Our pilgrims were accommodated in the exclusive Markazziyah quarters of the second holiest city, where state pilgrims irrespective of status were lodged. It is the highbrow area of the city where pilgrims only had to come down from their hotel rooms into the prayer area of the Masjid Al-Nabawi.
Of concern also is the report’s refusal to, as proclaimed in its motto, truthfully acknowledge and report clearly the giant strides by the commission to the fact that also for the first time in the commission’s history that over 98 per cent of the pilgrims of the state pilgrims welfare boards were able to visit the second holiest city (before the date of staying on the plain of Arafat), a no mean feat that has never been achieved since the establishment of the commission in 2007.
The newspaper may have done well in trying to turn the light on the plight of private tour operator pilgrims, but it must be reiterated and emphasised that the commission’s offence if it can be regarded as such, was that it tried to assist all intending pilgrims irrespective of their category.
The commission, as clearly reiterated by an AHOUN chieftain in The Guardian report, was only involved in the airlift of pilgrims by private tour operators in a rescue effort when it became glaring that the majority of their 10,000 pilgrims may not eventually make it if they were left to wait on the contracted Arik Air mandated to airlift them.
Also, as a matter of fact, the situation at Muna was, sadly, not peculiar to Nigeria alone. Most other nations went through the same ugly incidence. Many people can attest to the fact that the NAHCON Chairman, Alhaji Zikrullah Kunle Hassan, at a press briefing in Makkah, expressed his displeasure over the state of facilities in Muna and also followed up with a formal complaint which culminated in the emergency allocation of additional 10,000 tents as accommodation for Nigerians.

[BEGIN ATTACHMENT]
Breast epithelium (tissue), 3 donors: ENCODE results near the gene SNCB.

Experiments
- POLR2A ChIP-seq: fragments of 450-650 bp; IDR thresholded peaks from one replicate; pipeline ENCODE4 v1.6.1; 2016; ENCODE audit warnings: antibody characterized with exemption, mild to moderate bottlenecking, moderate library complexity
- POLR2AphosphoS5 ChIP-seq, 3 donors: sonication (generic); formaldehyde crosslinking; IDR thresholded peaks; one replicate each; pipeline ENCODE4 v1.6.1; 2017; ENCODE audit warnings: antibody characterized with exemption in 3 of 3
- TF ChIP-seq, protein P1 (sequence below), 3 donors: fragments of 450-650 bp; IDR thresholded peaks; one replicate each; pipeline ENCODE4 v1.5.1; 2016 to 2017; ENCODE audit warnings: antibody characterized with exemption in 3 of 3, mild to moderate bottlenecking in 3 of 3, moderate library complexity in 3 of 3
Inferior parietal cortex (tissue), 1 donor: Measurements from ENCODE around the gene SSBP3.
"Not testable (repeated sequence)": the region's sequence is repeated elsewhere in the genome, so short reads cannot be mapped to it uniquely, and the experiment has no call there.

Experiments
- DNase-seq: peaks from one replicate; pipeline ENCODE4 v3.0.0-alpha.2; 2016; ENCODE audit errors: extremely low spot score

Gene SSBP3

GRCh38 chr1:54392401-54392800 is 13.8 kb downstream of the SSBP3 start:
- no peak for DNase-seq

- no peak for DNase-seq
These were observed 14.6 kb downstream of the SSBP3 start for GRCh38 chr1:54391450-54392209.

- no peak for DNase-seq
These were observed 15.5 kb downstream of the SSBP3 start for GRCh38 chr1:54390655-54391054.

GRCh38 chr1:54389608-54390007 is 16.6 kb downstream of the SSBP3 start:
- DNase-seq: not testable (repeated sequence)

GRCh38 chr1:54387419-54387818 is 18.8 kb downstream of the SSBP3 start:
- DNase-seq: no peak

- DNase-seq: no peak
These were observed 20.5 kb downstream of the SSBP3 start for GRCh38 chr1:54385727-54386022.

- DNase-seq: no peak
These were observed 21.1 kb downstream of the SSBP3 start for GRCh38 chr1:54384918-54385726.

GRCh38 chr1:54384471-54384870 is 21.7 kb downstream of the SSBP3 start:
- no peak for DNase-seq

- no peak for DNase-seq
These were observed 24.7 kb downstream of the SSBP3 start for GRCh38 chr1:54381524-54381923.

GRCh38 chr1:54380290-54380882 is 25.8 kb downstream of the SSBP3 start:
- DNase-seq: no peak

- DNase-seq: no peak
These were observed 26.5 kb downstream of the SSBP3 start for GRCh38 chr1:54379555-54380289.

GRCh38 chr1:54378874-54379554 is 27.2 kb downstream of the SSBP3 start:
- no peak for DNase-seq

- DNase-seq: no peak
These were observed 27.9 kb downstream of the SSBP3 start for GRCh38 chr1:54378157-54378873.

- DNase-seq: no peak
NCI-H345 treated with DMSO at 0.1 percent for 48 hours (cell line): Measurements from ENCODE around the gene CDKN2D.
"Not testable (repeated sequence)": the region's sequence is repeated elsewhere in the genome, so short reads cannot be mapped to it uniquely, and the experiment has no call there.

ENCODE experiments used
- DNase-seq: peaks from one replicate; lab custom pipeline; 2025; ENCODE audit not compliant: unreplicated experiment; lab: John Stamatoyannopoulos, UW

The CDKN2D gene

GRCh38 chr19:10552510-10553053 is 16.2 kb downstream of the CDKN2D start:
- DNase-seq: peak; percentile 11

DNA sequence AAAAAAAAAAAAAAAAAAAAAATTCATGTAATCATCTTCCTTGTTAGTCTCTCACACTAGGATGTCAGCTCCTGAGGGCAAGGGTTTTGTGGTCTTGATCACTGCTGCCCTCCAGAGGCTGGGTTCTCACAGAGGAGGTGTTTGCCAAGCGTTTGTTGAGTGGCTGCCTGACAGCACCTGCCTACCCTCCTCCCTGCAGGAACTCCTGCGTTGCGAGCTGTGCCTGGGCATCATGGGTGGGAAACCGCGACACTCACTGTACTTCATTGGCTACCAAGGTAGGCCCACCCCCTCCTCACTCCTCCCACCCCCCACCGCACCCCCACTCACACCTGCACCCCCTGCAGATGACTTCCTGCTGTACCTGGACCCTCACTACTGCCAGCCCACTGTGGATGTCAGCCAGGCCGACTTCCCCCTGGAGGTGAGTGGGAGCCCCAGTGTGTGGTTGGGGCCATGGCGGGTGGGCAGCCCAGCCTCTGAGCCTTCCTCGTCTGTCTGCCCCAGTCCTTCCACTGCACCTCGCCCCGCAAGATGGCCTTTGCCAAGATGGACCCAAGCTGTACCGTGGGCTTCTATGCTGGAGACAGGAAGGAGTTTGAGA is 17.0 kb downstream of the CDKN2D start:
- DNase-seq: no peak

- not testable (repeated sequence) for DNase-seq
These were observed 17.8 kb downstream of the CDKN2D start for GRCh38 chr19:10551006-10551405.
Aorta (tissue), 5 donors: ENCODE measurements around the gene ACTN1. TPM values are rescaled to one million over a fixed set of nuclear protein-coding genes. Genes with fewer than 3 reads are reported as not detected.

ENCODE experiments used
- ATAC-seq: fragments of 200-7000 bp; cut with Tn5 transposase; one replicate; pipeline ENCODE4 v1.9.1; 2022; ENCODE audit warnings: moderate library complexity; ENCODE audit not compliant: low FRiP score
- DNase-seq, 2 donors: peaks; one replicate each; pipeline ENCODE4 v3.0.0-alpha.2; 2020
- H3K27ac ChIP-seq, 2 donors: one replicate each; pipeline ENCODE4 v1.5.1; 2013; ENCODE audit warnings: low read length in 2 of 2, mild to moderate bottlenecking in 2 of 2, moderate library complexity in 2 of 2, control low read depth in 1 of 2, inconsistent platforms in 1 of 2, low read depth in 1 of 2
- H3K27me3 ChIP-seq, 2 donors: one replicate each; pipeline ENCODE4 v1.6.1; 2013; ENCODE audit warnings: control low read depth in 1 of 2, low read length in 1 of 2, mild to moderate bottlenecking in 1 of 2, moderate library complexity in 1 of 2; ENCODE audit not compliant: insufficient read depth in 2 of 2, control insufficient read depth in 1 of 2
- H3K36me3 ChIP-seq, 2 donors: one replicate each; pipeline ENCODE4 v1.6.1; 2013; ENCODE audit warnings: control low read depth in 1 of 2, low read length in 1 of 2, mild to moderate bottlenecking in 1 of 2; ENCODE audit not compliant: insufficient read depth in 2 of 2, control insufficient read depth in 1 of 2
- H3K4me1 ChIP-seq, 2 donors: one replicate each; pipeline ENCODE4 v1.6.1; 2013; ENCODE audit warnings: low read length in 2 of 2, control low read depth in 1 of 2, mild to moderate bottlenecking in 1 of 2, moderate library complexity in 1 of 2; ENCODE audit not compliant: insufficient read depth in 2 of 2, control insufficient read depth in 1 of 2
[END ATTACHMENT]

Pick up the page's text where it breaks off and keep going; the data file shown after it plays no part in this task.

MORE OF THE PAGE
The commission is also well ahead to secure restitution or compensation for services not provided while the company, Muttawwif of African Non-Arab has tendered an unreserved apology to the country. The commission’s daring steps may have forced other Hajj Missions around the world to follow suit.
On the amounts quoted by the newspaper for the yearly pilgrimage, we do not want to assume or subscribe to the insinuation that the report was intended to cause mischief or religious tension in the country.
It needs to be stated however that Hajj fare is for services rendered to our pilgrims in Saudi Arabia, which include the cost of air ticket, feeding, transportation and other services and Basic Travel Allowance (BTA).